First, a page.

It was during Dr Dove's incumbency that the Society of St Cecilia commenced its annual service at St Bride's. An unusually large choir was assembled for these occasions. Included in the choral service was an anthem with orchestral accompaniment, and there was usually a sermon dealing with Cathedral music. After the service the members walked to Stationers' Hall on Ludgate Hill, where an ode was sung, followed by a banquet. Dryden made the St Cecilia festival of 1697 memorable by writing for it his famous ode 'Alexander's Feast', which forty years later was given a musical setting by Handel.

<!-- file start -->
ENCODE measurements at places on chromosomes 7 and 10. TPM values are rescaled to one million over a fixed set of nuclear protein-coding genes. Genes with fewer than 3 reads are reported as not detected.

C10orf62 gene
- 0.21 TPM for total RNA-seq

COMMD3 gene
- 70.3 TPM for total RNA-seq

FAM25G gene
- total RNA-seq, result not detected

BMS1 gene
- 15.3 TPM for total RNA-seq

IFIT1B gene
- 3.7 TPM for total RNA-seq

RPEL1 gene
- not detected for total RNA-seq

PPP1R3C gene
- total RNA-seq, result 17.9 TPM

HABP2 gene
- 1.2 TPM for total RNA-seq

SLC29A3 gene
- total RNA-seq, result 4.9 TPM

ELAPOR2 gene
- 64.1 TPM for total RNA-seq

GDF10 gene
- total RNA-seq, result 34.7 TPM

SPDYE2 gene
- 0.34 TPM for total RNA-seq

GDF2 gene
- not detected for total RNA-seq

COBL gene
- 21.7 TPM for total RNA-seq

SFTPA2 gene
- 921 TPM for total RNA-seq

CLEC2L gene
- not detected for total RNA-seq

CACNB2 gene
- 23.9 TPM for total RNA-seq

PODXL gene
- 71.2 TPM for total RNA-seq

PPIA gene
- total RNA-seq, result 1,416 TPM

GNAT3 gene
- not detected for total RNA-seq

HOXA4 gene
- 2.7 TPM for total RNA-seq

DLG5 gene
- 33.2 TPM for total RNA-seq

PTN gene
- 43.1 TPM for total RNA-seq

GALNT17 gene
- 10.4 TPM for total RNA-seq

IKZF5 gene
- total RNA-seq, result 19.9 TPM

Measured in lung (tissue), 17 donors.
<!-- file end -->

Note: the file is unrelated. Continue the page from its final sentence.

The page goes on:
Another annual event which had a much earlier origin was the Spital sermon, which was given at Easter at St Bride's from 1686 to 1798. The first mention of the sermon occurs in 1415 when the Mayor, Thomas Fauconer, invited Richard Alkrynton (fn. 1a), a Canon of Chichester, to deliver it. At that time it was preached from a pulpit in the Churchyard of St Mary Spital, where to-day is Spital Square. The custom was observed continuously until the Commonwealth when it lapsed, but it was revived at the Restoration, and the Easter sermon was given in different Churches until it became settled for a century or more at St Bride's. The Lord Mayor came in full panoply, with sword and mace borne before him and his chaplain attending. The sword-rest at the Church was in use on these occasions. Both the Spital sermon and St Cecilia's Day Service drew large congregations, and Ned Ward in his Dancing School (1700) writes of a room being 'crammed as full of company as St Bride's Church upon the singing of a Spittle psalm at Easter or an anthem on Cecilia's day'.